Probably some combo of a joker and a rule card, cause neither should be in the deck and if you were dealt those, the dealer is clearly messing with you, incompetent, or you're way too high to realize you're not even at a poker table.

Either way, the next worst hand (that you can actually be dealt in a real poker game) is generally agreed upon to be the offsuit 7-2.

The 7-2 offsuit is such a garbage hand because the cards are too far apart to make a straight, and the fact they're not suited means you don't have a flush draw.

But the real pros know that hand isn't useless. Especially its somewhat stronger (but still pretty weak) cousin: the suited 7-2.

Poker pro Daniel Shak recently had this hand, and with some poker finesse (and brass balls), he was able to do something pretty impressive...

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You don't often hear about them, but you assume they're real.

No, I'm not talking about yetis. Why would you even think that? Abominable snowmen just don't exist. (Bigfoot does though; see below for proof.)

What I am talking about is multi-million dollar bets between billionaires.

Any time there's a major sporting event, or a big boxing or MMA fight going down, we all know a shit-ton of money changes hands. And not just in Vegas.

There are private (illegal) bets going on all over the world. Like me, I'll bet you've speculated about tens of millions of dollars moving between multimillionaires over massive bets. Well, thanks to the "Poker Princess" Molly Bloom, we now have confirmation of a massive amount of money lost in one night.

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It's like we're trying to bring about our own demise.

I'm talking about humanity and our desire to make robots that are better than us.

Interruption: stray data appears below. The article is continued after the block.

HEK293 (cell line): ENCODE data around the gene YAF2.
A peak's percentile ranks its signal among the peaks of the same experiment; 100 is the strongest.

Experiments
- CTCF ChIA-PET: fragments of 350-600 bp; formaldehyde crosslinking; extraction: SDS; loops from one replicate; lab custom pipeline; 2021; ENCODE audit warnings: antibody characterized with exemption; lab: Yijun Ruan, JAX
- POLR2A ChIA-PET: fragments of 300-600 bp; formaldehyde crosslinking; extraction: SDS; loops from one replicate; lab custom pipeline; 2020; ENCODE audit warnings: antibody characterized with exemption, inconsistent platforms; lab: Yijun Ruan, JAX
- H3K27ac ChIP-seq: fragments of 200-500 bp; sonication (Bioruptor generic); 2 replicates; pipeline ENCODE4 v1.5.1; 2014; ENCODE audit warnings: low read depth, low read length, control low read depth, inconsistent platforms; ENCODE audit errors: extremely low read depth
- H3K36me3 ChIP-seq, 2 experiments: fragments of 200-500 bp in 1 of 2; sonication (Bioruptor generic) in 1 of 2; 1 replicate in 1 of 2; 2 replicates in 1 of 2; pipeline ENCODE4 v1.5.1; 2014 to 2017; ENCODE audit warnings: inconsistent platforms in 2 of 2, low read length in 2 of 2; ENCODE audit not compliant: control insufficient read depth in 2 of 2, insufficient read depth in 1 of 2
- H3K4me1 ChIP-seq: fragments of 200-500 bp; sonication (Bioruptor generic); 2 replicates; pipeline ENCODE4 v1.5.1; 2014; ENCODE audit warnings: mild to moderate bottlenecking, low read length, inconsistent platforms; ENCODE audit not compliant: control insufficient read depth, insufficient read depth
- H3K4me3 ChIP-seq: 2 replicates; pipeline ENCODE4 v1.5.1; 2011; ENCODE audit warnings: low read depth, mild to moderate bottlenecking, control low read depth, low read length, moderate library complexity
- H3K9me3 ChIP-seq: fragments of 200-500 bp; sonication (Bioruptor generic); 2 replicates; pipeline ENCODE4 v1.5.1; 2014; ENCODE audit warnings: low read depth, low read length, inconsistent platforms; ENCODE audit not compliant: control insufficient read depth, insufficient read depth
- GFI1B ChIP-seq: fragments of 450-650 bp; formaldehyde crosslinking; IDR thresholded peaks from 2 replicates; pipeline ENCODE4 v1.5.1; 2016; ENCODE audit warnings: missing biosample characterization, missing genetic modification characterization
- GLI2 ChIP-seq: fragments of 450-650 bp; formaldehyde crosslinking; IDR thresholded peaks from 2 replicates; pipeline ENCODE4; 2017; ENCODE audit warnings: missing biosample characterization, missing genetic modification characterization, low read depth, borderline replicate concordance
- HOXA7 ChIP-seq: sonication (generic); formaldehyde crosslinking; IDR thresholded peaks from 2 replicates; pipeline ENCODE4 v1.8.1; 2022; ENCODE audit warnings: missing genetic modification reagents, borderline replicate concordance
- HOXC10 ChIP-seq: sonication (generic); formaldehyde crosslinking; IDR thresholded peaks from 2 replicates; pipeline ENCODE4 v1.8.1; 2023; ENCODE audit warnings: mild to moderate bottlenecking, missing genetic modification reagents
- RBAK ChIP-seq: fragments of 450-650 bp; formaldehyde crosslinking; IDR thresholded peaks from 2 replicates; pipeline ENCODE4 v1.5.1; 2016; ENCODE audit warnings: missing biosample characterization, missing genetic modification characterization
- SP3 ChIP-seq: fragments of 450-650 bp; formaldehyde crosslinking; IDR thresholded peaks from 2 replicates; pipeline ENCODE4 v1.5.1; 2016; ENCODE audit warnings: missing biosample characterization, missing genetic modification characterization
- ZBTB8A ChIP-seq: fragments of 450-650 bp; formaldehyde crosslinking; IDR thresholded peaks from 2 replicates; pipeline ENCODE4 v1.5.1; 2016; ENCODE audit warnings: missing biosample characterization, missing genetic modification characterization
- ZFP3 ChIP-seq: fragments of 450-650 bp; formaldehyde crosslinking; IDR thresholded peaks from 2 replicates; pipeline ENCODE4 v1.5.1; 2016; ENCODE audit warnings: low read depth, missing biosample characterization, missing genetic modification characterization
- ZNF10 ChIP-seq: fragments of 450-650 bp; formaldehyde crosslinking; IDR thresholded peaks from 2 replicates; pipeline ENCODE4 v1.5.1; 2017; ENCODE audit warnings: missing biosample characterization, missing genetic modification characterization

Sure, if an AI is smarter than we are, maybe it can solve problems we can't, potentially ushering in a new era of rapid advancement in medicine, science, and sexbots.

But that also means machine will soon be able to do everything better than us, including lording their greatness over lesser beings.

You may remember I mentioned the poker playing AI Libratus, and how it was already besting human opponents. Well, here's some horrifying news: its performance is already at "superhuman" levels...

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When it comes to domain names, they're generally damn expensive.

The more common the name, the higher the price.

Like Sex.com—how much do you think that domain name sold for?

We all know the horniest of the horny just hop on their Dell, open up Internet Explorer, and type in Sex.com; they just innately know that's where the hottest action will be. And the owners of Sex.com know that as well, so they sold it for a rock solid $13-million.

That was one of the most expensive domain names in the world.

For obvious (sensuous) reasons.

So how much might a name like Poker.com sell for? Cause guess what: it's up for sale and the price is way up there.

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Wow. That really sucks.

Talk about kicking a man when he's down.

Guess that's why they call it a bad beat.

But this... this is like, a double bad beat.

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Yeah, yeah, it's still technically 2017, but looking to the future ain't a crime. Unless you live in the movie Minority Report I guess.